The tree-structure of business evaluation application 552 is one form of modeling the application objects types. It is understood that other modeling methods may be used and still be within the scope of the present invention.

In FIG. 10, business evaluation application 552 shows a hierarchical association of the six object types used to model the application. The six associated object types in the hierarchical structure are business entity object type 554, process object type 556, risk object type 558, content object type 560, test object type 562, and tests results object type 569.

The first object type modeled is business entities object 554 that is directed to all of the business entities of the company, such as division, subsidiaries, etc. The second object type modeled is business processes object 556 that relates to processes of the company that are being assessed for particular risks. The third object type modeled is risks object 558 that relates to the risks the company faces and the characteristics of these risks. The fourth object type modeled is controls object 560 that relates to the procedures that the company would use to mitigate its risks. The fifth object type that is modeled is tests object 562 that is used to test that controls and consists of test plans for this purpose. And finally, the sixth object type modeled is test results object 564 that are the results of the testing of the controls. It is to be understood that the dependent application may include more or fewer object types than six, the types do not have to be associated hierarchical, and the object types do not have to be modeled as described in the example shown in FIG. 10 and it will still be within the scope of the present invention.

The object types of dependent application that are modeled in repository services 504 will have content in the form of data elements associated with each. These data elements may be stored in data layer 34 (FIG. 1) and accessed by the services layer as previously described.

Once the object types of the dependent application have been determined and modeled in the repository services, the content that is associated with each object type may be changed. That is, the system user can add to or subtract from existing content, add new content, delete existing content, or change the appearance of the content and it will be within the scope of the present invention.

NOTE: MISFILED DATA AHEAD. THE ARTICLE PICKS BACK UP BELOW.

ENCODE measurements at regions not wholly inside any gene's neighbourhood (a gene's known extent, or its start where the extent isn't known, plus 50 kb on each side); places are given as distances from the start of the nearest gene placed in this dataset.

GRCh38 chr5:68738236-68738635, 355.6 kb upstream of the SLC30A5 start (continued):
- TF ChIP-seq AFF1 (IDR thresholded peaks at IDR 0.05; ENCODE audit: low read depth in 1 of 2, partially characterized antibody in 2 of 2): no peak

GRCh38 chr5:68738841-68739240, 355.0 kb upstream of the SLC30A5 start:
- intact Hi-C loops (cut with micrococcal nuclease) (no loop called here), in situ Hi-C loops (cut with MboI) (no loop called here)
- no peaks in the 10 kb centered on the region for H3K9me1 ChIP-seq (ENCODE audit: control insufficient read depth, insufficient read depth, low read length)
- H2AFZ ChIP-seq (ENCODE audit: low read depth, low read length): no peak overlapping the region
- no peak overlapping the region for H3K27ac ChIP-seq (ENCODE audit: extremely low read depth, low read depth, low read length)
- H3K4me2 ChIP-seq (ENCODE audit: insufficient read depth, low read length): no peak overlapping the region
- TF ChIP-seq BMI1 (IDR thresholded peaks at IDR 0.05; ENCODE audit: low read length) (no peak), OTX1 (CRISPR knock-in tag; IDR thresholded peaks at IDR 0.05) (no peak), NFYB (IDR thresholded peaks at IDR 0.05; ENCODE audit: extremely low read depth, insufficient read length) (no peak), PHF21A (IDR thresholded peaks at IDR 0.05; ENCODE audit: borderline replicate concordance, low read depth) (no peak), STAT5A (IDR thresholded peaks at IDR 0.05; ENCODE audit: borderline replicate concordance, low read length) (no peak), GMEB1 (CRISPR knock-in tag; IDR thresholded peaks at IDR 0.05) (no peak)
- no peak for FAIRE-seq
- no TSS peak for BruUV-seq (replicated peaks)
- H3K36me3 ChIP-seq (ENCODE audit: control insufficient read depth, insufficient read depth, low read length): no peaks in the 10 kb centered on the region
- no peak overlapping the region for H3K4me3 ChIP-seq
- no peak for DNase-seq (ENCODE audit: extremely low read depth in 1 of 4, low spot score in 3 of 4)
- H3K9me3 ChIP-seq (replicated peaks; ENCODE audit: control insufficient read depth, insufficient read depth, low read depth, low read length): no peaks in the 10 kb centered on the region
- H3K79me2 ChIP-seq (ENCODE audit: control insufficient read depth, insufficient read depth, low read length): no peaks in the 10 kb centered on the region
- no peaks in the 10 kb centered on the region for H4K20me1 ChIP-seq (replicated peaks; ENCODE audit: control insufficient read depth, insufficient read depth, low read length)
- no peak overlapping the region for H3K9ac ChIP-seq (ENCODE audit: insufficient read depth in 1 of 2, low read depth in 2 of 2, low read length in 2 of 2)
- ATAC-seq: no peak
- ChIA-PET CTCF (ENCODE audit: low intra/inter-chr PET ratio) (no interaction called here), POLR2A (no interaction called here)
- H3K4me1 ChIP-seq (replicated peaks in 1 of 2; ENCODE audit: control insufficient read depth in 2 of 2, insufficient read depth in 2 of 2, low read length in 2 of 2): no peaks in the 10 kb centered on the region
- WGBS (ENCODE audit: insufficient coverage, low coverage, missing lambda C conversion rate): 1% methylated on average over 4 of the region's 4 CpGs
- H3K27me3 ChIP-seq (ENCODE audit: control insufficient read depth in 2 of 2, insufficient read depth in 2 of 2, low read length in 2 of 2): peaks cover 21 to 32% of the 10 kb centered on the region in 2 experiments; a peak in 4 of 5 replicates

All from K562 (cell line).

If business application 552 was being used to evaluate a company, although each division or subsidiary would be using the same application for evaluation and using the same six object types described above, the object types may have different content based on the needs for the particular division or subsidiary, e.g., manufacturing, or research and development. However, if the application object types that have been modeled in the repository services do not address the needs of the division or subsidiary even if it used different content, then it may be necessary for that division or subsidiary to use a different dependent application that would include a different set of object types that would meet its particular needs. This new application may have a different hierarchy and associations of the object types. As such, it is understood that new object types may be modeled with regard to what is shown in FIG. 10, and object types may be deleted so that the application object types best meet the system user's needs. The system user also may change the field values for object types and content which can redefine the relationships of the associations between object types.